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Seb Anthony

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vision Setting


I have been asked to run a vision setting session for our factory. I have not done anything like this before and was wondering if anyone has any hits, tips checklists etc. that would be useful.
Ian Habergham

4 Responses

  1. How confident are you?

    Before you put together the session, may I ask a rhetorical question: how confident are you at being able to pull this off, given that you have never done it before?

    Given the importance of vision, if this session falls short of expectations for any reason (not necessarily your shortcoming) the chance of the factory considering doing it again would be very slim and possibly result in a worse perception of the concept than if it had never been done.

    Having witnessed visioning undertaken internally and then in the same organisation by an external consultant (not me), the benefits far outweighed the cost (£450+VAT/half day).

    Best regards


  2. Try 5th Discipline
    Apart from echoing the comment about confidence (and if I may be a bit blunt – I am a Yorkshireman – the fact that you are asking here might suggest less than complete confidence), my main contribution is going to be to refer you to Peter Senge’s remarkable book The 5th Discipline.

    In there you will find a whole section on Building Shared Vision and some specific guidance on different approaches in different cultural settings (based on the Ohio stuff about Tell, Sell, Involve, Delegate).

    You do not say how big your factory is – dealing with 10 people is a very different matter to a factory employing 500.

    Anyway, if these thoughts prompt you to want to chat, do give me a ring.


  3. And the Fieldbook
    Would heartily agree with Geoff’s recommendation of the 5th discipline, look at the ‘Fieldbook’ of the first book for more exercise based stuff and Peter Senge’s later book ‘The Dance of Change’.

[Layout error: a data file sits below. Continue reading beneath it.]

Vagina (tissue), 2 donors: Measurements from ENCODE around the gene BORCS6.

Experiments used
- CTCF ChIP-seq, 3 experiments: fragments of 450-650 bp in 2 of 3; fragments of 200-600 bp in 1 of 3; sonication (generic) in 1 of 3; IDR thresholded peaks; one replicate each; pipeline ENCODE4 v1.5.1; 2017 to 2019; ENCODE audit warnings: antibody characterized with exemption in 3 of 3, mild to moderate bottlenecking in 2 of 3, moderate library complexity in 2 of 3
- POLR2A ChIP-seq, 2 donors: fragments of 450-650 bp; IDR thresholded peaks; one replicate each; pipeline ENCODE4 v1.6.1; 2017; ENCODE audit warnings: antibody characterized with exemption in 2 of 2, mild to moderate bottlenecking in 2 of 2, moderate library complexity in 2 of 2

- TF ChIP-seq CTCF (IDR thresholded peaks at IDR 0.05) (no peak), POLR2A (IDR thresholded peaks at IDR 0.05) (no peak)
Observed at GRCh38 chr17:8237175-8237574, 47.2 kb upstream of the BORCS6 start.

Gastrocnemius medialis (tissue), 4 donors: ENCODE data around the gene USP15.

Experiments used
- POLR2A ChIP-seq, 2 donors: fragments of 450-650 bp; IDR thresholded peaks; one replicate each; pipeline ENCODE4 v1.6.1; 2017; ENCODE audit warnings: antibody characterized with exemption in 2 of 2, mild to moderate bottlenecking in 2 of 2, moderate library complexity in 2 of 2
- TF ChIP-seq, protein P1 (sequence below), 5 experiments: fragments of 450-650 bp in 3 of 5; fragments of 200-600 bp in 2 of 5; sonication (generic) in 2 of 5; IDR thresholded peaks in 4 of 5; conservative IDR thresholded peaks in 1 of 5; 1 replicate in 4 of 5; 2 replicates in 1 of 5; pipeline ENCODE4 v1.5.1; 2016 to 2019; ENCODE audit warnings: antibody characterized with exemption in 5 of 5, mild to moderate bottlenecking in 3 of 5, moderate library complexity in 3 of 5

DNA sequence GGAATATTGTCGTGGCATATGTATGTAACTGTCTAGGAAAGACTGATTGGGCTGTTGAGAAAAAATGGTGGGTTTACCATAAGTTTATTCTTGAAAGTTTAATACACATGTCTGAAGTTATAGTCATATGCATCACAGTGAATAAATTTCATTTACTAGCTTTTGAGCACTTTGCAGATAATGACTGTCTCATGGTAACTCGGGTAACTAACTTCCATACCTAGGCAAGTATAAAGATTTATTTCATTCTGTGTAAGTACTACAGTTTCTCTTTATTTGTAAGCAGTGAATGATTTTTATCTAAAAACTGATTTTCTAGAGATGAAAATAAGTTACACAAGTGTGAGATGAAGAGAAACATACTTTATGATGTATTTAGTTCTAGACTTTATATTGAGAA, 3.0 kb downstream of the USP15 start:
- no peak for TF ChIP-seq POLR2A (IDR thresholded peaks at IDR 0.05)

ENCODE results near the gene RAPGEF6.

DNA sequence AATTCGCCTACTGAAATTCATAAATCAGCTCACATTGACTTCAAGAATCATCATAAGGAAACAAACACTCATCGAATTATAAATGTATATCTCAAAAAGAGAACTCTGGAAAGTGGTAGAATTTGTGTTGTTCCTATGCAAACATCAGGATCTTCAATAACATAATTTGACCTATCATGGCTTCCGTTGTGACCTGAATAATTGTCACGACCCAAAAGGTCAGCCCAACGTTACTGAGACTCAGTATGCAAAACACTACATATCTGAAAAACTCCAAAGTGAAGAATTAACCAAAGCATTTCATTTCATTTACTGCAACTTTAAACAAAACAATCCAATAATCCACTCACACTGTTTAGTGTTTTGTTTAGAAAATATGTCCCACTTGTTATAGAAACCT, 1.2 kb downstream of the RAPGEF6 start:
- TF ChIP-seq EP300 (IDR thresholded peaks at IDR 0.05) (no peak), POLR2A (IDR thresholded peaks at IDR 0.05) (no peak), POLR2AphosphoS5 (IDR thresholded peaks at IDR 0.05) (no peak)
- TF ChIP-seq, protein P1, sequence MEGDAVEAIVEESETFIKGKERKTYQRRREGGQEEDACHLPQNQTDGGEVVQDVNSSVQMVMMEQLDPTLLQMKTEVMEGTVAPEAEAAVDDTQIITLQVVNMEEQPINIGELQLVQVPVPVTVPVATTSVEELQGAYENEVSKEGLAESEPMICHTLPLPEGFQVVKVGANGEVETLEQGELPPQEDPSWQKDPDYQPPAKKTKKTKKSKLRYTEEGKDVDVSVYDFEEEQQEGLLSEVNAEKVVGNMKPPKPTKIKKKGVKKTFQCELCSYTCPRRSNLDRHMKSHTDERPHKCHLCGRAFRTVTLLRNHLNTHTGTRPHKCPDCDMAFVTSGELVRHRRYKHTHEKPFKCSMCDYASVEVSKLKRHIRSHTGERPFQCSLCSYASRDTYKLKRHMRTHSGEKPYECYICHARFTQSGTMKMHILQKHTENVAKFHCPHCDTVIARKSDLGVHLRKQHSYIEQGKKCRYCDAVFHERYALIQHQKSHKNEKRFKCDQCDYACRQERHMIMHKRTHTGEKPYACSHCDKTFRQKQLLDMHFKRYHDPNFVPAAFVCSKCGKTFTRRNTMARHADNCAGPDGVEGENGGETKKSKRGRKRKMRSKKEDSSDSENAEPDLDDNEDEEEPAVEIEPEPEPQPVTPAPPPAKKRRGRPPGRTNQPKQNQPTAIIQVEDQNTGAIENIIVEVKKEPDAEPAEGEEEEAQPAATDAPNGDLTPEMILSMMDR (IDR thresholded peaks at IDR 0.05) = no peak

4. Unearth the limiting beliefs before working on a new vision
    When running sessions of this type I think there are a number of elements that are important to include, prior to any vision generation:

    1) the attitudes and behaviours of the participants – I generally use some creativity exercises so encourage people to think differently/ laterally and radically; as well as supporting everyone’s input. Without this, then the vision is likely to be more of the same, and not very inspiring. Not only that but some great ideas will get rained on.

    2) the limiting beliefs that people have about work (in general) and their current working environment. Without this, the vision will not expand the factory’s capabilities as it will have to sit within these (generally unspoken) boundaries.

    3) whatever you do, the vision must be generated using as many people’s input as possible, otherwise it will never achieve an ownership large enough to effect change

    I wouldn’t expect that the group will come up with a definitive vision in a single session, these things generally need time to develop as people try new ways of working/ thinking out.

    Good luck


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